Cloudflare is a cache, a CDN, and a firewall (WAF) at the same time, if you want to call it that. The plugin optimizes many areas at once and Cloudflare itself can even be used completely free of charge on a small scale.
Cloudflare itself advertises the service and the corresponding plugin with its “WordPress Automatic Platform Optimization (APO)”. Everything is a bit more complicated, but can actually provide better performance, especially on well-visited pages.
With the WordPress plugin Asset CleanUp, JS and CSS files are combined and minimized in order to be able to deliver them as lean as possible. Subsequently, it is possible not to load certain resources on all pages. For example, if a particular plugin is only used in specific articles, it does not have to be activated on the homepage or in all posts. In addition, any code that the extension integrates should only be available where it is used. Asset CleanUp makes WordPress leaner and faster by tying up such a waste of resources.
Similar to Asset CleanUp, Autoptimize also works. It cleans, minimizes and optimizes JS and CSS files, which can then be loaded and output correspondingly faster. Autoptimize takes a fairly well-thought-out process. The plugin itself is a real classic for WordPress users and has been around for a very long time. No wonder it is actively used by over 1 million users. Be sure to take a closer look if you don’t have such a technology in use within WordPress yet.
The WordPress Heartbeat API communicates with the server in the background without you noticing too much of it. Basically, when you are logged in, it checks whether something has changed. The problem with the Heartbeat API is that it works like a heartbeat, so it strikes relatively frequently. These constant AJAX requests ensure that the CPU usage of the server can skyrocket, especially if you are in the backend of WordPress for a long time. Heartbeat Control now ensures that you can either completely deactivate the Heartbeat API or at least limit it. You can also do this individually for dashboard, frontend and editor.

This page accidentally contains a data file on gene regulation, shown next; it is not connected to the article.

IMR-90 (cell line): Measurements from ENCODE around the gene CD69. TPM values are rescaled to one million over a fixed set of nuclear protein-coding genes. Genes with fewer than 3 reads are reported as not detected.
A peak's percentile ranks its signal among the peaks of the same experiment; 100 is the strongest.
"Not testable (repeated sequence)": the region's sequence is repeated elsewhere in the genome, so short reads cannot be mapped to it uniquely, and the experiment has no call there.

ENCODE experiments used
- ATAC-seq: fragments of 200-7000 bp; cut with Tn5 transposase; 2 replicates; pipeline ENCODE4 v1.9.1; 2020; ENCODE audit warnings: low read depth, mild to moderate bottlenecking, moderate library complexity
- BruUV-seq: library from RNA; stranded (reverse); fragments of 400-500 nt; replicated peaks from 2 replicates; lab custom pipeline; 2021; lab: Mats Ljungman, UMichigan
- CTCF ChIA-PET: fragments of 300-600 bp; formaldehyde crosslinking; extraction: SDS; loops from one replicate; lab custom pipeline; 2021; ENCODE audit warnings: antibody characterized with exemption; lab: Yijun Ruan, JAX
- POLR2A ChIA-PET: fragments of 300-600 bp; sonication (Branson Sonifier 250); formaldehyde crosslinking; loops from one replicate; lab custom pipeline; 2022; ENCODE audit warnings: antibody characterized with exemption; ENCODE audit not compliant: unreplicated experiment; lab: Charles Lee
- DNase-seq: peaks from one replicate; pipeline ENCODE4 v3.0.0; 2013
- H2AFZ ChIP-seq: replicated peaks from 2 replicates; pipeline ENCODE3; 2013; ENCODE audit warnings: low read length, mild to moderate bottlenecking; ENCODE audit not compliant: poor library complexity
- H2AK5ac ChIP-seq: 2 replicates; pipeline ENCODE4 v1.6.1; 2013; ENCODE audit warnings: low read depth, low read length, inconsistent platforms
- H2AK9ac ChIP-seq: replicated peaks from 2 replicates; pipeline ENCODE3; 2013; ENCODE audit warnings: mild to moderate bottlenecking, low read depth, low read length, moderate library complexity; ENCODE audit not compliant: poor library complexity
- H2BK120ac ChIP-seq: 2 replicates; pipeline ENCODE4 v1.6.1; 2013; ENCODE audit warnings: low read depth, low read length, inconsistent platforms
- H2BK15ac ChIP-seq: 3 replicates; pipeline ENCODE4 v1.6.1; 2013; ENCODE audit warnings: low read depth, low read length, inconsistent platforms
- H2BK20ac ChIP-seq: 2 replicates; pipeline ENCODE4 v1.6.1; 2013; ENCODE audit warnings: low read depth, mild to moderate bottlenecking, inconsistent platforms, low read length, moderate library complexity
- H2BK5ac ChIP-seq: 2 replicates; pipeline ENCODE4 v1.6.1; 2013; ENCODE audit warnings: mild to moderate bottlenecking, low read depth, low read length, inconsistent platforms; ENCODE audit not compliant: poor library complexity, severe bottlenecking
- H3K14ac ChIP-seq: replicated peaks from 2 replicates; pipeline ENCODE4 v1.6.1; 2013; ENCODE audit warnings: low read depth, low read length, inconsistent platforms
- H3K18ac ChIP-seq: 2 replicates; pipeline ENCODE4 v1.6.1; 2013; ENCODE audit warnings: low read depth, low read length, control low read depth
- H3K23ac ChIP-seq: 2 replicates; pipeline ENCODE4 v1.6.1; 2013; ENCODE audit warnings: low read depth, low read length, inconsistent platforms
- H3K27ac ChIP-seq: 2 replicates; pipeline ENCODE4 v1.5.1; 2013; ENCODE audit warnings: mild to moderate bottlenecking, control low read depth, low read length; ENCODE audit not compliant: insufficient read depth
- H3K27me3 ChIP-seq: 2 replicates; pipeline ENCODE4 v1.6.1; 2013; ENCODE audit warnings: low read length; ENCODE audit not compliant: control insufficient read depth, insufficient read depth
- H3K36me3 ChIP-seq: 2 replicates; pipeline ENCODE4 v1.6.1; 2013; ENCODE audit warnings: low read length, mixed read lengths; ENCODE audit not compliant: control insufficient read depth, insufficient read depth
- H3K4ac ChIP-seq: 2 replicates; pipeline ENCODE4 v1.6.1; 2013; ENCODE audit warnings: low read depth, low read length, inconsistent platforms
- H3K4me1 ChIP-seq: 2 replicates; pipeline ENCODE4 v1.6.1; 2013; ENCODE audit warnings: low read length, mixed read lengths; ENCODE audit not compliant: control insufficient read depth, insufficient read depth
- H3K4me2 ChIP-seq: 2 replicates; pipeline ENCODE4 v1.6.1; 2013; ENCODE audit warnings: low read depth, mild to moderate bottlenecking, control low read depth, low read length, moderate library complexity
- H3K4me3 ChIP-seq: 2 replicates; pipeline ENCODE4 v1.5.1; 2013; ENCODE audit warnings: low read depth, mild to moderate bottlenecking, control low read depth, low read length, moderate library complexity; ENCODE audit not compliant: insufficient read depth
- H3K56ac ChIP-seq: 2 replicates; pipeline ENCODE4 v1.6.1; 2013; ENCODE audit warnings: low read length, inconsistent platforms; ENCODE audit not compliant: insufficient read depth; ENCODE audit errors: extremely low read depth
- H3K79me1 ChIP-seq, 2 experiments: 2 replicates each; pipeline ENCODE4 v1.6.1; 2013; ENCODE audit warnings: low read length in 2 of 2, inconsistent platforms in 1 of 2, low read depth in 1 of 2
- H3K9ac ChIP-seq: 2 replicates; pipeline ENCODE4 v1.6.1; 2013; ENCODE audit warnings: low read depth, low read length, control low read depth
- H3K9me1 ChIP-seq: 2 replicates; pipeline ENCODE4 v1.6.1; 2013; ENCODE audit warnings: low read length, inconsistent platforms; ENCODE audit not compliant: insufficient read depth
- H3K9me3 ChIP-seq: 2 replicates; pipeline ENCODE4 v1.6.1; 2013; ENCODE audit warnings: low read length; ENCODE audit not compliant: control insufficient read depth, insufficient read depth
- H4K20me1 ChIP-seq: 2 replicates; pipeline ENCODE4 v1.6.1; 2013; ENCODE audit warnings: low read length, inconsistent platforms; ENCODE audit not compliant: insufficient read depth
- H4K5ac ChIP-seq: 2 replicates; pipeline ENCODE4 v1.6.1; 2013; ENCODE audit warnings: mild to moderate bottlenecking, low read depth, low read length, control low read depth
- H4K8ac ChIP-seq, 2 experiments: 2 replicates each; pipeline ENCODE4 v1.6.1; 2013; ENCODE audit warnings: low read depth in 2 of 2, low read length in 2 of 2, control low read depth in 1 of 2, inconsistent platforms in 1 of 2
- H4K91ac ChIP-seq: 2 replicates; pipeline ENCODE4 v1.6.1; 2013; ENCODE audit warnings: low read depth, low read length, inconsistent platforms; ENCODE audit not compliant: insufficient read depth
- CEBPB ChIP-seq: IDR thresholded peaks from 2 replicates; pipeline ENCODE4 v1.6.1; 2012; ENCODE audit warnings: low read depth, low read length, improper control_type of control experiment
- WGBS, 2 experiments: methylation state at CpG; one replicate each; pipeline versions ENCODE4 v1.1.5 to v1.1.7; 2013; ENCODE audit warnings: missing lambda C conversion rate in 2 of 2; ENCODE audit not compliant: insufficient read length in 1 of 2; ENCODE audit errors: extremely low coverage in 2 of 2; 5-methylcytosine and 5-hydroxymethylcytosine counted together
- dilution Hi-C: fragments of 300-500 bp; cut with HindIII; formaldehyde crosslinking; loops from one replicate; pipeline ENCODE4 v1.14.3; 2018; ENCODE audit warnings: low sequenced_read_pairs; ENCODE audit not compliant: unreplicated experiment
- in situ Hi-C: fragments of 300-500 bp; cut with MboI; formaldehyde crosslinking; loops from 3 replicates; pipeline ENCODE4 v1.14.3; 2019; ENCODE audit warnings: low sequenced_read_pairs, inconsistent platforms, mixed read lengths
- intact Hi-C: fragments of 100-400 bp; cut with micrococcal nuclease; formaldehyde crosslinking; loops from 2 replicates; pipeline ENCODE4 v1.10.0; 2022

An all-in-one miracle weapon for WordPress performance wants to be the plugin Swift Performance. The same integrates many of the measures that would otherwise have to be added individually with just one plugin and coordinates everything with each other. The extension is available for a fee, but even in the Lite version many things are already possible. In this way, JS and CSS files are optimized and output in combination. Various tweaks provide better performance and the powerful cache engine of Swift Performance also works in the Free version, only some Pro options have been blocked. If you like to have a single plugin for everything, you can read my review of Swift Performance. I’ve become a big fan of the extension because it combines many performance features in just one plugin and is wonderfully easy to integrate into WordPress. I’ve also written a guide on how to set up Swift Performance.